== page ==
The interior of the huge dome where the futuristic congress takes place, during the animated sequence, is based on the Reich's Great Hall, a massive project made by Hitler and his Minister of Defense, Albert Speer. The building, if it had been built, would have been 1000 ft. tall and able to house 15,000 spectators, making it the largest interior space up to date. See more »
Does that make sense? Or is this just in my mind?
Ultimately, everything make sense. And everything is in our mind.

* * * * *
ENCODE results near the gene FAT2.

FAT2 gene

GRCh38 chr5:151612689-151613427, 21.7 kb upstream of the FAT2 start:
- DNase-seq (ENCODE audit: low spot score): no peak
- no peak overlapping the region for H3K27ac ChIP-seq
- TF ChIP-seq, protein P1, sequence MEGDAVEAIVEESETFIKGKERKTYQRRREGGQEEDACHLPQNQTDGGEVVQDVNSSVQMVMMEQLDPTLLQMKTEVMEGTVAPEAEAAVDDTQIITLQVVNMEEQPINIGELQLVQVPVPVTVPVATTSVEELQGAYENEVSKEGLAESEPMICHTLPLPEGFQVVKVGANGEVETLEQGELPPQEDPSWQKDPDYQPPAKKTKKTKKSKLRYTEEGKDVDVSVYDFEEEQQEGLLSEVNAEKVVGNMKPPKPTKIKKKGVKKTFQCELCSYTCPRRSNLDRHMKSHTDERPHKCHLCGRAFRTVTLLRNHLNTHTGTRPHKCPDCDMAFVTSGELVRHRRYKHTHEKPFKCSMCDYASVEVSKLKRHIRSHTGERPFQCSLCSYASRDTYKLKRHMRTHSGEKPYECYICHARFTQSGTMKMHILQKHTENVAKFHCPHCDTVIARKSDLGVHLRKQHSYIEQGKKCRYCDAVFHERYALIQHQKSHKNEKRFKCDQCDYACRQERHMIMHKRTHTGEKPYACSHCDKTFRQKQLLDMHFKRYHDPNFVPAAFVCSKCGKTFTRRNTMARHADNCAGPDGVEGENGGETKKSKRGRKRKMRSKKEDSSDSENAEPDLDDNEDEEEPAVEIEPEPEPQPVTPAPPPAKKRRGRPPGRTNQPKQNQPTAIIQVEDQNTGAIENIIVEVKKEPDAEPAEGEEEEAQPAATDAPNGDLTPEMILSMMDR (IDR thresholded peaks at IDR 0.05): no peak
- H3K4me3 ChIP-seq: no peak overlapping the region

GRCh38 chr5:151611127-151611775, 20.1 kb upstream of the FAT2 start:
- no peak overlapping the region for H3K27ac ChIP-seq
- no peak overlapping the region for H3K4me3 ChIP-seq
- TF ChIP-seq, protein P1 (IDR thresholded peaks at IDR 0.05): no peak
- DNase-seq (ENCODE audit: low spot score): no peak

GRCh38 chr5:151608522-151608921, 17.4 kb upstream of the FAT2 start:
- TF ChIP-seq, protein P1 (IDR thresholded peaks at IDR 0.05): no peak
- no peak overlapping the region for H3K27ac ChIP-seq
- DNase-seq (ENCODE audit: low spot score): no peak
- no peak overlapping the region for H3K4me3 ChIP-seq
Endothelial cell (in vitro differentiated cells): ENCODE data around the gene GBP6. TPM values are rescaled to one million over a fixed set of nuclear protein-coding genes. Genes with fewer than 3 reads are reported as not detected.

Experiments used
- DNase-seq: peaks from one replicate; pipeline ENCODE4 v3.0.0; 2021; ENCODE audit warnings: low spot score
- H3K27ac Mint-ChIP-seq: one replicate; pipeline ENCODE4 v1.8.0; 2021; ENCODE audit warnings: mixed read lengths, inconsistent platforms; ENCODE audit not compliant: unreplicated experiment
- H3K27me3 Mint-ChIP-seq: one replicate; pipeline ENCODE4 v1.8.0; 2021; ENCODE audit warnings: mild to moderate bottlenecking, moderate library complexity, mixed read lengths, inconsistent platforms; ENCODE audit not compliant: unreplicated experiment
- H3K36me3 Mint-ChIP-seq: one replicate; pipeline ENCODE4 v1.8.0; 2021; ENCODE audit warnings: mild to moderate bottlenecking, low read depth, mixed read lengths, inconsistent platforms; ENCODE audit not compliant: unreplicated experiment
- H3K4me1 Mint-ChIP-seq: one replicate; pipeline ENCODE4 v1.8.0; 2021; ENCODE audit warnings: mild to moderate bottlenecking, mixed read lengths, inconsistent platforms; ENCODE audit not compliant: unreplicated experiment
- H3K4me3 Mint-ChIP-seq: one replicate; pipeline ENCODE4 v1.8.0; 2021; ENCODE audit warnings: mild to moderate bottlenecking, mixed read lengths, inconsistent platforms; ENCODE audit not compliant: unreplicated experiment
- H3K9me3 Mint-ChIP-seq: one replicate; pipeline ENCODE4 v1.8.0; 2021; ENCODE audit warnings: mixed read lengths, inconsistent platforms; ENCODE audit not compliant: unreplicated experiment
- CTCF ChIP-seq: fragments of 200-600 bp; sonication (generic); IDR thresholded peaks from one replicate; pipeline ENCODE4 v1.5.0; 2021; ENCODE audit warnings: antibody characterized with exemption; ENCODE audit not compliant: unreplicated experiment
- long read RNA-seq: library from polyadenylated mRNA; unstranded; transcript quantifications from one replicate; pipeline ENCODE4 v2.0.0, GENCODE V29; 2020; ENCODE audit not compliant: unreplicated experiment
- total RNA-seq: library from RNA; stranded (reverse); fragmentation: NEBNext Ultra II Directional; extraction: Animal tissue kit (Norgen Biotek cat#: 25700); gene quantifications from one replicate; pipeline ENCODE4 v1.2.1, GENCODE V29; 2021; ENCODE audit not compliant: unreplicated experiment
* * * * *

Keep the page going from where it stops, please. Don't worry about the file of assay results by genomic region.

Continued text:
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A movie about movies; Pretentious, humorless, pseudo-art-house garbage. This film starts out with a scene in which Robin Wright's agent (Harvey Keitel) is reaming her out for all the bad movie choices she's made. It seems the plot (if there is a plot) exists only to validate that first speech with a bizarre kind of meta allegory damning Robin Wright's acting career. If that really was the intention, and not just a bit of accidental irony, then I give it two stars. I wanted to like this movie, and believe me I tried. The dialogue feels purposefully glib and awkward, so much so that I was waiting for it to tie in with the surreal nature of the subject, but it never does. The Congress is a film that questions reality so much that it fails to set up any foundation upon which questions can be asked. Not only are there no answers, which can make a film thought-provoking, but no meaningful questions. The result is something substantially less profound than your average Road Runner cartoon, and less entertaining than a documentary about documentaries. Images flash before your eyes, sounds pummel your ears, yet nothing of consequence ever happens. Your 2 hr and 2 min could be better spent watching a lava lamp.
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